234 pgs/ $14
Bygone pop culture images affect us in curious ways. Things like Scooby Doo episodes, fifties educational hygiene films, and bad girls in trouble movies, they were shallowly designed for surface appeal and quick consumption. However, these images were part of a shared experience and became imbued with the force of that, as well as whatever personal electricity they managed to pick up along the way. As such, I would suggest that they are like magic sigils, almost shorthand forms that can manipulate forces in us that we do not fully understand.
You might laugh at the ideas I suggest in the paragraph above, but I’m betting that Luke Geddes would not. Judging from I am a Magical Teenage Princess, I think Geddes knows well the energy locked inside icons such as Betty Page, Papa Smurf, and beach blanket films. After all, he makes such excellent use of such as base materials for the stories in this collection.
For instance, consider the story “Betty and Veronica.” Given what I’ve already said, I think you know what Betty and Veronica we are talking about. Explanation is unneeded. To the contrary, floodgates of response inside you have likely already swung open. But, to continue, Betty slaves over sewing a dress in order to dress identically to Veronica at the school dance and antagonize her. Subsequently:
Betty shakes free and lets Veronica chase her out into the halls and into the girls’ restroom. Once inside, Veronica checks under the stalls to make sure they’re alone and Betty locks the door.
They kiss. Like always, it’s different than with boys: wetter and softer, almost- like marshmallows soaked in hot chocolate. Where a few minutes ago Veronica pulled at Betty’s hair, now she runs her fingertips along a loose strand. Betty, suddenly ravenous, clenches Veronica’s hips and leads her to the sink. Veronica sits on the porcelain edge, letting her high heels drop off her feet. Betty draws her hands up Veronica’s thighs while outside the boys holler and pound on the door.
One thing that should be evident from this passage is that Geddes is not just making cheap use of our nostalgia by way of these cherished characters. This isn’t just simple parody or parade, but rather a starting point for serious emotional exploration. Geddes isn’t just satisfying a tawdry underground comic fantasy that Betty and Veronica are more into each other than Archie and Reggie; he actually moves these two-dimensional cartoons into the multi-faceted experience of the real human world: desires and pain beyond the original formula.
Nor are the Archie comics the only mass-market material explored by Geddes. From cheesy sci-fi films to Elvis, from superheroes to department store displays, Geddes makes use of a wide variety of base materials in exploring a multiplicity of different themes. All seem to be fertile ground.
Just consider the following portion from the opening of “The Modern Stone Age” as an example:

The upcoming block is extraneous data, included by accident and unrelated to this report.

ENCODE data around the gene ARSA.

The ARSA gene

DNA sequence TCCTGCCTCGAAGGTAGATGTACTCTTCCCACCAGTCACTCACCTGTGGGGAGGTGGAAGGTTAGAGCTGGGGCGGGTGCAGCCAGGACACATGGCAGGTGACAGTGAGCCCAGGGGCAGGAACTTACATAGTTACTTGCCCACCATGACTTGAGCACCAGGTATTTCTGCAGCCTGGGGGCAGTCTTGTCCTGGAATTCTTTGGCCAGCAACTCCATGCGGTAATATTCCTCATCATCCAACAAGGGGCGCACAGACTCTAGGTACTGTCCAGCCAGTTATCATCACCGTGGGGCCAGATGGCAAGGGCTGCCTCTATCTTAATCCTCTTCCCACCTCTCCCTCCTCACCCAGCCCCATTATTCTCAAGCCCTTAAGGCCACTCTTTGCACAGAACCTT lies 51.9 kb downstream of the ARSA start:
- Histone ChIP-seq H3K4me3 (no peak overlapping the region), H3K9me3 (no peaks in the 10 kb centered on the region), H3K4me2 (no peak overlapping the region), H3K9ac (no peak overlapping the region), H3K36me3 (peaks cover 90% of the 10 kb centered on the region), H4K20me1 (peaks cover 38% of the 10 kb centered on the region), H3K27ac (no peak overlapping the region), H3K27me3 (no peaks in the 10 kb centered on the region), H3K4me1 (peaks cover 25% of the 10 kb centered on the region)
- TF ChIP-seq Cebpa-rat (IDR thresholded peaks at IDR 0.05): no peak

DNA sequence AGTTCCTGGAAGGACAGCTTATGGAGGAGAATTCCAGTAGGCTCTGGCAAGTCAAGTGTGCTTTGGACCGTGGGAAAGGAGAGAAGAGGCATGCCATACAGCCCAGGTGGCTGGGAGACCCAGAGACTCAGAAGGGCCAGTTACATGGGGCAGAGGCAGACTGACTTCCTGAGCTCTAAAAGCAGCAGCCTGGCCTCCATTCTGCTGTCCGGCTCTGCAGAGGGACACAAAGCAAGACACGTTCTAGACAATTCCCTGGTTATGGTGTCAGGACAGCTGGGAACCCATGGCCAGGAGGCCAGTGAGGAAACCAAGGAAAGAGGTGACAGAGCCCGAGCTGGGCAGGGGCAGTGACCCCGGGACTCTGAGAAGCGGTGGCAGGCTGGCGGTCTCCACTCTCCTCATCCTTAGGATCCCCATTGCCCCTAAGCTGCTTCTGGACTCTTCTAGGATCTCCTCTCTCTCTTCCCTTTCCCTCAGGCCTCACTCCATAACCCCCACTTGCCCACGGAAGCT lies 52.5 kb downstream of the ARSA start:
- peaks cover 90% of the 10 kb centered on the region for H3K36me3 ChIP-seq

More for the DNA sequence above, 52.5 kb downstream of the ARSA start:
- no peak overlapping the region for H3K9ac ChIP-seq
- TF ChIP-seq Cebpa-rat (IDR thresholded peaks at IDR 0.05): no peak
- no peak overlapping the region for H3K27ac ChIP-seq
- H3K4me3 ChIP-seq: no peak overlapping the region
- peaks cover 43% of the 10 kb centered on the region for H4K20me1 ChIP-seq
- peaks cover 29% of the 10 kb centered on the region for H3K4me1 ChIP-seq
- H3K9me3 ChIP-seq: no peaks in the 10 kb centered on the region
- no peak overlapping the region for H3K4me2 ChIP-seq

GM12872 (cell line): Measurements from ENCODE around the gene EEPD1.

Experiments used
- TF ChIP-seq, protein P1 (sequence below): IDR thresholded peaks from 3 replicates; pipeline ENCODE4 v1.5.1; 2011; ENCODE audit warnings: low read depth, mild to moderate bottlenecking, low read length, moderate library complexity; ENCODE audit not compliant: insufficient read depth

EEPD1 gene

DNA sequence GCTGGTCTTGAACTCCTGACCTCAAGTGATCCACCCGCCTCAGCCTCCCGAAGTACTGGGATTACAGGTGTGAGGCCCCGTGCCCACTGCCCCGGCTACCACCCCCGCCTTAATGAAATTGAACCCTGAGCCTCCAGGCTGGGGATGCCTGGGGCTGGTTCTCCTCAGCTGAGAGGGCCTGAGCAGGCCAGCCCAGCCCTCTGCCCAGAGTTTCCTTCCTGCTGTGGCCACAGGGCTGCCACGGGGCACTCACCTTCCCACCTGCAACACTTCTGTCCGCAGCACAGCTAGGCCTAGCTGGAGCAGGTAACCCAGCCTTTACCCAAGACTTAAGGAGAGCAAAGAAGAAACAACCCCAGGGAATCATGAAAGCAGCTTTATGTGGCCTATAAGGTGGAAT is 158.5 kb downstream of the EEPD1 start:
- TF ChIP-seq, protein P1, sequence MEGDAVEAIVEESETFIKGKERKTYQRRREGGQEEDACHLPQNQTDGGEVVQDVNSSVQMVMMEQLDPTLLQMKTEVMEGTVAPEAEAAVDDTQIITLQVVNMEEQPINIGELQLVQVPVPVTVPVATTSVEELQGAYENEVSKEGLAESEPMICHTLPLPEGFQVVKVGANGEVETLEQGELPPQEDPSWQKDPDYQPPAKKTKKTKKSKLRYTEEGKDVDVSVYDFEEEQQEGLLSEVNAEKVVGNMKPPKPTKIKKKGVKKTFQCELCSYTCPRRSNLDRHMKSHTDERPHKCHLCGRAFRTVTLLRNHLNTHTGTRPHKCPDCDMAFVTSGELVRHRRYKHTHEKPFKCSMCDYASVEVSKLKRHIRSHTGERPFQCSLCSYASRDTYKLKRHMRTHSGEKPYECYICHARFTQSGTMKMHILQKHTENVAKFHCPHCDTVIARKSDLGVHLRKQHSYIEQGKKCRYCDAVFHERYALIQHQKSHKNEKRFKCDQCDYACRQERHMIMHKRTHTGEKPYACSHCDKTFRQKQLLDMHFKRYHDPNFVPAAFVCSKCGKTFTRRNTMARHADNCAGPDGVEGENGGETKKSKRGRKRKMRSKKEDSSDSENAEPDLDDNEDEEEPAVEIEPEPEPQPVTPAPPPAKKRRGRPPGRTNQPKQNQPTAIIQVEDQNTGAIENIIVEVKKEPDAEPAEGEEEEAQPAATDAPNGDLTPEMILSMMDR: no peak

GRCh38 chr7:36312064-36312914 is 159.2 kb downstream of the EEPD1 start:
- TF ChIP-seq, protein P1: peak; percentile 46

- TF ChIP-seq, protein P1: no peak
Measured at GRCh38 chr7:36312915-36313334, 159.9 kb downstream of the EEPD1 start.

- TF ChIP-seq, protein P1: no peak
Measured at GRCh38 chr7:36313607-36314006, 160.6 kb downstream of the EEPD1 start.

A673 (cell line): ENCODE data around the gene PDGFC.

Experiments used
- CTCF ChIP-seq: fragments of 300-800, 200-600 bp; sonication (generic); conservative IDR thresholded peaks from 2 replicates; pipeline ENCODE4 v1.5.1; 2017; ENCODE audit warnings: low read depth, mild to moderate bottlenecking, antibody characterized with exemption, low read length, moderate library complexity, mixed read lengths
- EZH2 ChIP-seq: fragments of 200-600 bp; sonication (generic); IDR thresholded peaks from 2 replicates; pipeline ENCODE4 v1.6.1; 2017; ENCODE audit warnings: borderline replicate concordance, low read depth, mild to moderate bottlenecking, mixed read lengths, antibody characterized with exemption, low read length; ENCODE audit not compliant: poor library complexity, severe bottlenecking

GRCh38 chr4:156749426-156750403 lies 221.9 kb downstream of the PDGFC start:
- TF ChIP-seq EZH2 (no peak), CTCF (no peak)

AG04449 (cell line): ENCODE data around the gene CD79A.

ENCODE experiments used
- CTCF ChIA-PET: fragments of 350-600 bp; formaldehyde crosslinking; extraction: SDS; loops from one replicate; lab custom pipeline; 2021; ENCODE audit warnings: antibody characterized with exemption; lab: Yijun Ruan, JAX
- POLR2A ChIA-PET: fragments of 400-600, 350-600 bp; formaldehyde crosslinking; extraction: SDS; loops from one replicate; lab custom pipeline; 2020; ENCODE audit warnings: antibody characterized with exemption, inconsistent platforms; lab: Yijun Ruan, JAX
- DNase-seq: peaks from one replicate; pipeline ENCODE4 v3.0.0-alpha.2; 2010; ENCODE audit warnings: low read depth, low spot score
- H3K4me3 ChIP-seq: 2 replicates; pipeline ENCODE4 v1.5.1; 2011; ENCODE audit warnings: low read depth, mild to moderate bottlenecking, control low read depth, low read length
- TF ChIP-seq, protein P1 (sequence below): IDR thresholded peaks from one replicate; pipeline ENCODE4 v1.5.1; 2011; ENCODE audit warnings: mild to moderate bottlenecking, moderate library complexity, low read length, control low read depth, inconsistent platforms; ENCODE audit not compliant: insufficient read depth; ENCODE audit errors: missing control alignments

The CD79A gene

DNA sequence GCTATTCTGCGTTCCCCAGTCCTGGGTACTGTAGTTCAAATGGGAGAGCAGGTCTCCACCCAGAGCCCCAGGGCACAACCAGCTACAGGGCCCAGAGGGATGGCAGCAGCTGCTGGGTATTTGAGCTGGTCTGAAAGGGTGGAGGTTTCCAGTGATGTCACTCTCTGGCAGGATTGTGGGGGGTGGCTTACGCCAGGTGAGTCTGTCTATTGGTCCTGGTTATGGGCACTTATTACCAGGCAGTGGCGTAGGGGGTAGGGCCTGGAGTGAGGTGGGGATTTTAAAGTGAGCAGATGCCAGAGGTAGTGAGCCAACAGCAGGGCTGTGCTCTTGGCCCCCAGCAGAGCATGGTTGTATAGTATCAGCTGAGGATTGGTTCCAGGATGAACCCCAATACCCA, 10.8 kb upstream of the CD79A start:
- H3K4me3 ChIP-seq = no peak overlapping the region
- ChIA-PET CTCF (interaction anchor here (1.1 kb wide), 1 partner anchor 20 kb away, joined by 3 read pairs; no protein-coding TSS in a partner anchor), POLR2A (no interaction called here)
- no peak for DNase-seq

At first they walked the earth with nothing. Their hands clasped no tools, their bloodied knuckles dragged along the treacherous terrain. They dwelled in caves and slept, ate, and mated in these dark, stone wombs, emerging from their maws naked like newborns each morning to scavenge for food…When a male identified a female with whom he desired to mate, he took that female forcefully. And when that female already belonged to another male, on the ground that he’d grabbed her wrist in his furry palm first, he sent a heavy, flat stone- the first tool-into the other male’s skull.
But then came the sharp point of a stone dagger, succeeded shortly by the spear…Nourished in body and mind by the abundance of meat these inventions afforded, they fashioned the first wheel, and with this the most advanced specimens eventually migrated far away from their unwelcoming environs, leaving behind the soft-willed and atavistic Savages, whose hammer-browed visages hid sodden brains incapable of speech or innovation, whose clumsy hands could scarcely wield fists let alone torches and spears….
Meanwhile, the migrated few ushered in a glorious new epoch. They settled in the flatlands and constructed new contraptions of unnatural complexity and novelty. Now the barren, threatening homeland they had known was but a distant memory as the men steered their wood-and-stone cars along the paved roads of suburban Bedrock and the women vacuumed the floors of their luxurious ranch houses with wheeled baby wooly mammoths.
That’s right, as I’m sure you’ve realized already, even The Flintstones find themselves under Geddes’ curious microscope. Of course, this is not Hanna–Barbera’s Fred and Wilma.
Admittedly, I did enjoy some stories from I am a Magical Teenage Princess more than others. However, I was still impressed to some degree by all of them. I found this development of story from the junkyards of past media as intriguing as I found it creative. These icons have always had a certain inherent capacity to instantly entertain, but Geddes finds ways for them to also move. The result is something that I can only describe as delightful.
David S. Atkinson received his MFA from the University of Nebraska. His writing appears in Grey Sparrow Journal, Interrobang?! Magazine, Atticus Review, and others. His novel in short story form, Bones Buried in the Dirt, will be published in March 2013 by River Otter Press. His writing website is http://davidsatkinsonwriting.com/ and he spends his non-literary time working as a patent attorney in Denver.